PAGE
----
Analysing Delta Air Lines' role at Dallas
Southwest has given Delta Air Lines a temporary reprieve this week in its use of two gates at Dallas Love Field Airport (DAL). So, for the time being, Delta can continue to operate to Atlanta from Love, a destination it already serves from Dallas/Ft. Worth (DFW).
When it became apparent the two gates in question would become available under the terms of the US Department of Justice settlement, enabling American Airlines to merge with US Airways, three carriers expressed interest in the gates – Delta, Southwest and Virgin America.
Delta went so far as to put its proposed flights into the gates’ schedule, hoping to expand from its single destination regional jet operation to serve multiple destinations and upgrade to 717s.
While Delta could be a worthy competitor against American Airlines, which dominates DFW as it operates four in every five seats in July 2015, the reality is that Delta is very much a minority player.
Looking at Delta Air Lines' capacity, with just 2% at DAL and 4% at DFW, it is no match for either American Airlines at DFW or Southwest Airlines at DAL. The competition Delta’s facing comes from American Airlines on every one of its eight routes from DFW and from Southwest on its DAL operation to Atlanta.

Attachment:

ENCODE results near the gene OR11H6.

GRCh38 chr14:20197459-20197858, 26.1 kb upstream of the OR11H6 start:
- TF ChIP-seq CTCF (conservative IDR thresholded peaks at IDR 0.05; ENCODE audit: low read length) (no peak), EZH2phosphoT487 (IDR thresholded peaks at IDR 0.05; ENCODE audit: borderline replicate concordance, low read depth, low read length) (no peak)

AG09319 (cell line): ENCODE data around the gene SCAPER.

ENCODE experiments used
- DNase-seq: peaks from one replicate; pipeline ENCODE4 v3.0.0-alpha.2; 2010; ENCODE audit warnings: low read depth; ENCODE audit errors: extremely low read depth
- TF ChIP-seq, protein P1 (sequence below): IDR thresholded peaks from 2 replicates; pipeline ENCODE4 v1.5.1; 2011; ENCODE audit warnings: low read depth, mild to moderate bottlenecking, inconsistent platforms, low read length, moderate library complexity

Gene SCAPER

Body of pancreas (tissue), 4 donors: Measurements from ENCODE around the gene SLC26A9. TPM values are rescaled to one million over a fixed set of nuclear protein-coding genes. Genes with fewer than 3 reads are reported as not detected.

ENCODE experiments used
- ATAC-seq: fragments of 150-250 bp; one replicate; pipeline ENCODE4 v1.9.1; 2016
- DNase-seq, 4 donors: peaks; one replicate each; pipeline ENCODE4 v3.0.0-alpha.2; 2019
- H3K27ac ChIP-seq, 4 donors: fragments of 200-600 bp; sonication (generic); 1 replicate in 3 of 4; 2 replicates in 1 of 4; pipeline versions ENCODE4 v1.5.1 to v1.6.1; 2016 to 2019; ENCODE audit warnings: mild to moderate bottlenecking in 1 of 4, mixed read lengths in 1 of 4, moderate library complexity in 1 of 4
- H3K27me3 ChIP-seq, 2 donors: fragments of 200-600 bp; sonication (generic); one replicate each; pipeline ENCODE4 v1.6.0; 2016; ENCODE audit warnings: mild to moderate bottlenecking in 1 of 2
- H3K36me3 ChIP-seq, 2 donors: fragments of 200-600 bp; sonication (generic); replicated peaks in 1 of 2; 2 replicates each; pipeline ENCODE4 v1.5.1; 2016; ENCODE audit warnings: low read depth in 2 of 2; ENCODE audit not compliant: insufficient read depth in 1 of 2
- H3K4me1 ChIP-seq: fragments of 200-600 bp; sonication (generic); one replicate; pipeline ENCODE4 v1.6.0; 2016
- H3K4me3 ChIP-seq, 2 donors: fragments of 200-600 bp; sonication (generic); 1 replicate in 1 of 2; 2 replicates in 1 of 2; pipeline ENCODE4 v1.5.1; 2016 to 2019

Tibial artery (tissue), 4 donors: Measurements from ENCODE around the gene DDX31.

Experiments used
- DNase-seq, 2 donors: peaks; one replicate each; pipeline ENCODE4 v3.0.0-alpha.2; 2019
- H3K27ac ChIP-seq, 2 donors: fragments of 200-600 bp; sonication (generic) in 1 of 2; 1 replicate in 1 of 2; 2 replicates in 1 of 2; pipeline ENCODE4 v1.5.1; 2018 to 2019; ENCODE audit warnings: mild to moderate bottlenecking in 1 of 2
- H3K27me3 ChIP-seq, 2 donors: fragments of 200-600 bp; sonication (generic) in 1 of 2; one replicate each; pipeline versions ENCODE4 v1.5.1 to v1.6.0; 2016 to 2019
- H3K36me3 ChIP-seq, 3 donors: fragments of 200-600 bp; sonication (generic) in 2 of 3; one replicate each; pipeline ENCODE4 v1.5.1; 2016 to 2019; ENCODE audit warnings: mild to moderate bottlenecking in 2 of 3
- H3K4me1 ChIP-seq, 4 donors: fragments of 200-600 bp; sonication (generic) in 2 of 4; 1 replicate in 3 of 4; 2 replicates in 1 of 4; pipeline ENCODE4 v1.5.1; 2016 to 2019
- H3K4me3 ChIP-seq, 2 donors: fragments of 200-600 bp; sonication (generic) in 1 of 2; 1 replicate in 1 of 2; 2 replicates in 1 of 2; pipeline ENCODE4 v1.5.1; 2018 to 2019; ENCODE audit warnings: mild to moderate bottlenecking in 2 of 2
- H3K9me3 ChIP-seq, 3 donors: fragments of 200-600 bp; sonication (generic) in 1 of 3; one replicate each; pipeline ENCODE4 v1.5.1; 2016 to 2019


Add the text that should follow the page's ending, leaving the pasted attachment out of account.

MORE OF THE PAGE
Delta has fought hard to retain control of the gates but it’s hard to see this as part of a long-term strategy for serving Dallas. Current regulations limit DAL to 20 gates so there is a limit to growth anyway. Delta must be looking back at its decision at the end of 2004 to drop DFW as a hub, vacating 24 gates in the process.
This report used OAG Schedules Analyser to compile its data. Take a free trial today to see what our products can do for you.
For a full detailed report on Delta Air Lines' growth and its plans to increase capacity at West Coasts to focus on Asia, download our latest report, 'Delta Looks West with Focus on Far East' using the button below.